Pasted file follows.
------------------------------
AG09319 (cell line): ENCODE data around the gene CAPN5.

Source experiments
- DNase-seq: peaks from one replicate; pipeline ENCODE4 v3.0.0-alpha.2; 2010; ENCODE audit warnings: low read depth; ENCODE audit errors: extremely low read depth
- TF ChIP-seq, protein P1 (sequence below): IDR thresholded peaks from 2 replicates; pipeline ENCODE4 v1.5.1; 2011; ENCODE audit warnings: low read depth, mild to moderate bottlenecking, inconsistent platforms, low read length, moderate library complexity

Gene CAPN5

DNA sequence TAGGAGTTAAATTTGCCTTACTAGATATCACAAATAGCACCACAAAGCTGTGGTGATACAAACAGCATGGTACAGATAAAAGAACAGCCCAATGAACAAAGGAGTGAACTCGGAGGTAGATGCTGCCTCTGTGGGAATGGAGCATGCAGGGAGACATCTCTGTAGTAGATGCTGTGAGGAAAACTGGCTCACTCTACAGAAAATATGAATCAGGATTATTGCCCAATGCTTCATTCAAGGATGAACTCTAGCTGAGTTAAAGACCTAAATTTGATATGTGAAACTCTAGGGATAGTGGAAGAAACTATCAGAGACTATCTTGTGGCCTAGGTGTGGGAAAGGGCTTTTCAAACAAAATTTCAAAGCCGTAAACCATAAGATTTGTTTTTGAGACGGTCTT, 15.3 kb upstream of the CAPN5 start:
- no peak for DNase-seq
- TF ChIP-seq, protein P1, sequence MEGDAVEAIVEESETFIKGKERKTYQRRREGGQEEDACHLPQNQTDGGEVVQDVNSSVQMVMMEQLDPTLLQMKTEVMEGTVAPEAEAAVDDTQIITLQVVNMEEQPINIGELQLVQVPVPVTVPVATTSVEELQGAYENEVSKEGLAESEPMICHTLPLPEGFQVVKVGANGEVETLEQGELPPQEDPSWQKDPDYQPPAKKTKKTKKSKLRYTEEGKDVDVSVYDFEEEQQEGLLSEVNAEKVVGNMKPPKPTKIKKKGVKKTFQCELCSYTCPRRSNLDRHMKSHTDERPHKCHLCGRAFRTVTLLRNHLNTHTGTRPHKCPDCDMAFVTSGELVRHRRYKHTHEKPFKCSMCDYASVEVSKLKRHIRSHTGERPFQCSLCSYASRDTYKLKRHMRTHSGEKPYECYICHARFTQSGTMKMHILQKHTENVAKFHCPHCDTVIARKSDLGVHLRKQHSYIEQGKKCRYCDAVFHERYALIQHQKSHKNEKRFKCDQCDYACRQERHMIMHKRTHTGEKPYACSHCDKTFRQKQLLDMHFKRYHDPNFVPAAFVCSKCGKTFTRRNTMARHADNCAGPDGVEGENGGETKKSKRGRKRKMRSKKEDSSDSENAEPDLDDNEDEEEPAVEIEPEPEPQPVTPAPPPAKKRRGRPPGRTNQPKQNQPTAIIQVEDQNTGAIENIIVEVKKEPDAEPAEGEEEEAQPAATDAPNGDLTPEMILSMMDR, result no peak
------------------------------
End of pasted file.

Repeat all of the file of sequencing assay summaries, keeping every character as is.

AG09319 (cell line): ENCODE data around the gene CAPN5.

Source experiments
- DNase-seq: peaks from one replicate; pipeline ENCODE4 v3.0.0-alpha.2; 2010; ENCODE audit warnings: low read depth; ENCODE audit errors: extremely low read depth
- TF ChIP-seq, protein P1 (sequence below): IDR thresholded peaks from 2 replicates; pipeline ENCODE4 v1.5.1; 2011; ENCODE audit warnings: low read depth, mild to moderate bottlenecking, inconsistent platforms, low read length, moderate library complexity

Gene CAPN5

DNA sequence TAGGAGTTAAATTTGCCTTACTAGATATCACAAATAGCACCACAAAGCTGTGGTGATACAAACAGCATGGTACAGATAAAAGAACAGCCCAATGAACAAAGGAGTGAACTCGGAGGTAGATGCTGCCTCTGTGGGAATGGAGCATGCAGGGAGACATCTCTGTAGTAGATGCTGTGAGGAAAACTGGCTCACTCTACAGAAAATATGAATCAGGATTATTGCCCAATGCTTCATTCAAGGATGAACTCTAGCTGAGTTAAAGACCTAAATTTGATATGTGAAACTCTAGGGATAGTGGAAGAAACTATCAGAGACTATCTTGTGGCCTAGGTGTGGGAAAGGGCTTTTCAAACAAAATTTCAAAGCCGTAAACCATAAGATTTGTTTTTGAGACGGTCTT, 15.3 kb upstream of the CAPN5 start:
- no peak for DNase-seq
- TF ChIP-seq, protein P1, sequence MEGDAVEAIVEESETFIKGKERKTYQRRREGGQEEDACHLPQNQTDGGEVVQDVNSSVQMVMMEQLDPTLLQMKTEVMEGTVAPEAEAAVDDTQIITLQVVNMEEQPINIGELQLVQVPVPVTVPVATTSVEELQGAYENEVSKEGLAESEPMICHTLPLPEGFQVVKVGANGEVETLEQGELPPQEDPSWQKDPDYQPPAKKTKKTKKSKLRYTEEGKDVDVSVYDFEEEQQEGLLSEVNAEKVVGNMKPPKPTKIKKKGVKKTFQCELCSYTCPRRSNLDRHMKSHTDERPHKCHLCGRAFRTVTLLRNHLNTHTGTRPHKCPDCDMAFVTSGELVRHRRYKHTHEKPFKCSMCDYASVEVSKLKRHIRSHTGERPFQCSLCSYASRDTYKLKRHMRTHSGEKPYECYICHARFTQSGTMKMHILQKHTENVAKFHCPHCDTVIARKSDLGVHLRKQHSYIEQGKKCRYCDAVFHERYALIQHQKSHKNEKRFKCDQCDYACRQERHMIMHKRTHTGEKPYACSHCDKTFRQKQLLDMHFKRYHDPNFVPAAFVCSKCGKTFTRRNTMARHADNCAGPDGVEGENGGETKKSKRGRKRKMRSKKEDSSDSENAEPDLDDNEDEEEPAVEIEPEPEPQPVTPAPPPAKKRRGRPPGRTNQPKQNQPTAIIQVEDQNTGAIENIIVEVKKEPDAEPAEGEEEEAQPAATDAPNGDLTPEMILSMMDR, result no peak